Elixir v1.4.4 Collectable protocol

A protocol to traverse data structures.

The Enum.into/2 function uses this protocol to insert an enumerable into a collection:

iex> Enum.into([a: 1, b: 2], %{})
%{a: 1, b: 2}

Why Collectable?

The Enumerable protocol is useful to take values out of a collection. In order to support a wide range of values, the functions provided by the Enumerable protocol do not keep shape. For example, passing a map to Enum.map/2 always returns a list.

This design is intentional. Enumerable was designed to support infinite collections, resources and other structures with fixed shape. For example, it doesn’t make sense to insert values into a range, as it has a fixed shape where just the range limits are stored.

The Collectable module was designed to fill the gap left by the Enumerable protocol. into/1 can be seen as the opposite of Enumerable.reduce/3. If Enumerable is about taking values out, Collectable.into/1 is about collecting those values into a structure.

Summary

Functions

Returns a function that collects values alongside the initial accumulation value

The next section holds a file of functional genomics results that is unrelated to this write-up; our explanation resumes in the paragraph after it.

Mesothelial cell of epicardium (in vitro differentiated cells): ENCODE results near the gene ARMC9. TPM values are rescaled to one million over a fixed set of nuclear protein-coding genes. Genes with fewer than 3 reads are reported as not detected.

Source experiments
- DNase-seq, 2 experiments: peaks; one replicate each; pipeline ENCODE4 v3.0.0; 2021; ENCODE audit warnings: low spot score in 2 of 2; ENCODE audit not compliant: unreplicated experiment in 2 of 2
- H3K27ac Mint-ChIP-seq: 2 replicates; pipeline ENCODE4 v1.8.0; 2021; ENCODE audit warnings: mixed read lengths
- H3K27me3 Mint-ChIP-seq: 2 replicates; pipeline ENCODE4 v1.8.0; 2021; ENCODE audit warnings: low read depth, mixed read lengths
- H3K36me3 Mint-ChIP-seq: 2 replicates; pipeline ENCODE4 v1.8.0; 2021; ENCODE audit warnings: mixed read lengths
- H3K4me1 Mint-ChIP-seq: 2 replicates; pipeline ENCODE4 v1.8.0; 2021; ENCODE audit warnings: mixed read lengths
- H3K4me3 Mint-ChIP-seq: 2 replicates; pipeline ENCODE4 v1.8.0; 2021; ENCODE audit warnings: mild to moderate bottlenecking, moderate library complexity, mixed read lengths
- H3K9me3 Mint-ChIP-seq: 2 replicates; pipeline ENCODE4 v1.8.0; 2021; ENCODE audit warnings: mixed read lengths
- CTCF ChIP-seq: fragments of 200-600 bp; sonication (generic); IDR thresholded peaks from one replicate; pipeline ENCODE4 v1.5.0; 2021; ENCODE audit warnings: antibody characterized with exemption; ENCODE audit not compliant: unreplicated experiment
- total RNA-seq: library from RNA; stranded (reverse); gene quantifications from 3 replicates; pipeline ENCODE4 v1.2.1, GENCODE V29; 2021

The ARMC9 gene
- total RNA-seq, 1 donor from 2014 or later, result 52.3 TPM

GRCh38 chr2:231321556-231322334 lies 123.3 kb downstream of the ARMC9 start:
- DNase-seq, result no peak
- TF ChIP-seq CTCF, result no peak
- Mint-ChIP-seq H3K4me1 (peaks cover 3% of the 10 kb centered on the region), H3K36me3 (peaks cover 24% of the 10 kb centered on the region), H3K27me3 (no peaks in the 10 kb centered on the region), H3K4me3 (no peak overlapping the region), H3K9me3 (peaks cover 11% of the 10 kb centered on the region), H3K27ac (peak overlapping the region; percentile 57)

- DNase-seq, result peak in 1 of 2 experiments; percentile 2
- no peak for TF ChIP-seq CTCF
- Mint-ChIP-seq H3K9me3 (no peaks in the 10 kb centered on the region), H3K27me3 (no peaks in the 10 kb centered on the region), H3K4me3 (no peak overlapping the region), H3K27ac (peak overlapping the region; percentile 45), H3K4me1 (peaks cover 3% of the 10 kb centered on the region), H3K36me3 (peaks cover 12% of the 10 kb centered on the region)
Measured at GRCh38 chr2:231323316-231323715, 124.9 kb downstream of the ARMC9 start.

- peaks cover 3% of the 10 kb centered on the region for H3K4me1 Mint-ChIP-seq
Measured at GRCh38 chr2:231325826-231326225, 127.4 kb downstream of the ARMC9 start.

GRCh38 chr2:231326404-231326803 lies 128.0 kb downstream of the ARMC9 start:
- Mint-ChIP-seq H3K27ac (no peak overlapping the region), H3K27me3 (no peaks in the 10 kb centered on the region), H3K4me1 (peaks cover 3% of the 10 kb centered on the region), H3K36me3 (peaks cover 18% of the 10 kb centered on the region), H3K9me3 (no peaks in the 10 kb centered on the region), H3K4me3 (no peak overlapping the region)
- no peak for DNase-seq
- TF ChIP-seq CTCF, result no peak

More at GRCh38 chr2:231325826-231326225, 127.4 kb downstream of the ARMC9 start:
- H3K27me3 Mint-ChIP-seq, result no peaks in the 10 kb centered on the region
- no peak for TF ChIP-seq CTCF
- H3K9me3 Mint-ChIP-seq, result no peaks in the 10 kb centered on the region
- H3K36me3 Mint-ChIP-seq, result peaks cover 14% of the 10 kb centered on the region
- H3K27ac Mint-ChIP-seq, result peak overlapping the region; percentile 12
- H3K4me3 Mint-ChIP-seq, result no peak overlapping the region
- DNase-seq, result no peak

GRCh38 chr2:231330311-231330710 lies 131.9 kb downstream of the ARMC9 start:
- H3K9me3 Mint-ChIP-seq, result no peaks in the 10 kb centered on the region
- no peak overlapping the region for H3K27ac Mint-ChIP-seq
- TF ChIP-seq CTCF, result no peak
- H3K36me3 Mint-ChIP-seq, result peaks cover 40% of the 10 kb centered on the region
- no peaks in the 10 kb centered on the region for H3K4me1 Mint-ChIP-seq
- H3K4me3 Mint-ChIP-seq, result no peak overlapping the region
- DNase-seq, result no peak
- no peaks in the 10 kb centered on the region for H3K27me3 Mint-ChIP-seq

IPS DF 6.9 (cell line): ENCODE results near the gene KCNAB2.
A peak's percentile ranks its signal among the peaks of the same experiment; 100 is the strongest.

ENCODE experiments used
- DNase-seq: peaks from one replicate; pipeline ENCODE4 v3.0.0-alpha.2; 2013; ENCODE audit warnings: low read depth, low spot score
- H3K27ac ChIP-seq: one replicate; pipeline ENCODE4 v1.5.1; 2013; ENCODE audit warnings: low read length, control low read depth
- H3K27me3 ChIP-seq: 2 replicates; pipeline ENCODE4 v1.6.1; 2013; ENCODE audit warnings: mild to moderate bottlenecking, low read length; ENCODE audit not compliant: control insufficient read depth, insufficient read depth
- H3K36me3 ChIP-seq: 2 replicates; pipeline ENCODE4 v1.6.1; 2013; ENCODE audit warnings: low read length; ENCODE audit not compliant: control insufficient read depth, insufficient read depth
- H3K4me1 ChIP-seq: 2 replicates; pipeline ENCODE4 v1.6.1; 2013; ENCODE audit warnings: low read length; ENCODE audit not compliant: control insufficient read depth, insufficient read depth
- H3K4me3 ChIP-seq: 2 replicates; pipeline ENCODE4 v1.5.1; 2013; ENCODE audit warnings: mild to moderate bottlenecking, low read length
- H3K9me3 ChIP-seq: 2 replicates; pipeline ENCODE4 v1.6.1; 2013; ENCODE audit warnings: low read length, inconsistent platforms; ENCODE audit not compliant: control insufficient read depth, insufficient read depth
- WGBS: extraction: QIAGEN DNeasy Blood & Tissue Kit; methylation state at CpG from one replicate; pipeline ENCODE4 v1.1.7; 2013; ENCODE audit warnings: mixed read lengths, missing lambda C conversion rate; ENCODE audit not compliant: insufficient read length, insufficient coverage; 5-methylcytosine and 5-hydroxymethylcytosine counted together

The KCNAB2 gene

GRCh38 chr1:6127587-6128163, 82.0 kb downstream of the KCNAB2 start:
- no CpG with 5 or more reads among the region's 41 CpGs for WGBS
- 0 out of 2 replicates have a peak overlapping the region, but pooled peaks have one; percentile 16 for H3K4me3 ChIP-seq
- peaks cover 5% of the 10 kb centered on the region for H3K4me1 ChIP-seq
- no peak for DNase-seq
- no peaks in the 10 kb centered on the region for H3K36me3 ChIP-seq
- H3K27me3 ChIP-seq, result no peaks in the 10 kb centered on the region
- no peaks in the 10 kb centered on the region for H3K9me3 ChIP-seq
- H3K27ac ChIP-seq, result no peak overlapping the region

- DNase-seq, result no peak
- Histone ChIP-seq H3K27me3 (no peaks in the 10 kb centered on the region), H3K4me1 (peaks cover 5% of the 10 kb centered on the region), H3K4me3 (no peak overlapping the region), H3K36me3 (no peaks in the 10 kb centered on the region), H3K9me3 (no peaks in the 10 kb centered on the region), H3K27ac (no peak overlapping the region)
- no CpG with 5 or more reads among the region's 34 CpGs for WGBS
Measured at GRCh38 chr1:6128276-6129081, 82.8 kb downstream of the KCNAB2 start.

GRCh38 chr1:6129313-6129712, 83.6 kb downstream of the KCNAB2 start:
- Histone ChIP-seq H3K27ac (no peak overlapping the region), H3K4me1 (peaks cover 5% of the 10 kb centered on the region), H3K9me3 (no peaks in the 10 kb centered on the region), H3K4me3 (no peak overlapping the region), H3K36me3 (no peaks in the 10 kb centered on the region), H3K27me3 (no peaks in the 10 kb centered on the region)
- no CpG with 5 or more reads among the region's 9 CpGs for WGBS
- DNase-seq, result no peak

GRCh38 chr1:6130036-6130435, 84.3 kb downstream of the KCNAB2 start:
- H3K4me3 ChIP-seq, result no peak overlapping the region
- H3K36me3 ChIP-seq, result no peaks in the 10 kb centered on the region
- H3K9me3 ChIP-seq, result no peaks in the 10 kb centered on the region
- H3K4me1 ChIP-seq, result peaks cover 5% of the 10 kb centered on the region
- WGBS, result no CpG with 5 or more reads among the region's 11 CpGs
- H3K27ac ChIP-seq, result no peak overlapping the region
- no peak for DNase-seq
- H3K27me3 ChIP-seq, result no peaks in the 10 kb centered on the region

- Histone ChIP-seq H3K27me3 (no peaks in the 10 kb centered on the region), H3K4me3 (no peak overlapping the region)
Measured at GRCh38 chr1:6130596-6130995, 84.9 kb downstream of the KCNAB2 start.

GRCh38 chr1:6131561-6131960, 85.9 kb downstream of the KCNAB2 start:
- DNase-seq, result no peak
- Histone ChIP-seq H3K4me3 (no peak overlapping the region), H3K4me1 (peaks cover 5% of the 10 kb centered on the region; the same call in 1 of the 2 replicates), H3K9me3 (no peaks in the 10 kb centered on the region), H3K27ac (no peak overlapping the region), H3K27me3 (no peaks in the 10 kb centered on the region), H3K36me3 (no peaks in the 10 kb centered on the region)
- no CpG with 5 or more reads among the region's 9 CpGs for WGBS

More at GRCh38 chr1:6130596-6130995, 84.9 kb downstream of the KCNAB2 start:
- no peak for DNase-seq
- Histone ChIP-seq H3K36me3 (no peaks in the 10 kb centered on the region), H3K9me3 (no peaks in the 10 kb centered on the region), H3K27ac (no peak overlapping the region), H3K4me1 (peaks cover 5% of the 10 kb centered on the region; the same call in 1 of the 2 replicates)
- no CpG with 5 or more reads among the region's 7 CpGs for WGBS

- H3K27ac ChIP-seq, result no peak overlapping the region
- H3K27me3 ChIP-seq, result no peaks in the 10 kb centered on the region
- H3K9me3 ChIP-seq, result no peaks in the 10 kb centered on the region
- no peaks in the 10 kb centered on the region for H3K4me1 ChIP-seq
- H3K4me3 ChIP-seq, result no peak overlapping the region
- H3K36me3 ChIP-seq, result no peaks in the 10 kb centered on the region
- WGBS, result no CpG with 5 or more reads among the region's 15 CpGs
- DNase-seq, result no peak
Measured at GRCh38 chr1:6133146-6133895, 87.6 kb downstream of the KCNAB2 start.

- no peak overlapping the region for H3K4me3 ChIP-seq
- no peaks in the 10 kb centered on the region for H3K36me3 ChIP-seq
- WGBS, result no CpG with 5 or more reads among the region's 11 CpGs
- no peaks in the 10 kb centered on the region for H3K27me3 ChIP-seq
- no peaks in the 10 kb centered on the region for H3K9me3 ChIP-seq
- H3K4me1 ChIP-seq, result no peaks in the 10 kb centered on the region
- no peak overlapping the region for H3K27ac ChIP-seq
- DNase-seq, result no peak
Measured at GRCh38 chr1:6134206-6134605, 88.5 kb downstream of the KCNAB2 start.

Types

command()
command() :: {:cont, term} | :done | :halt
t()
t() :: term

Functions

into(collectable)
into(t) :: {term, (term, command -> t | term)}

Returns a function that collects values alongside the initial accumulation value.

The returned function receives a collectable and injects a given value into it for every {:cont, term} instruction.

:done is passed when no further values will be injected, useful for closing resources and normalizing values. A collectable must be returned on :done.

If injection is suddenly interrupted, :halt is passed and it can return any value, as it won’t be used.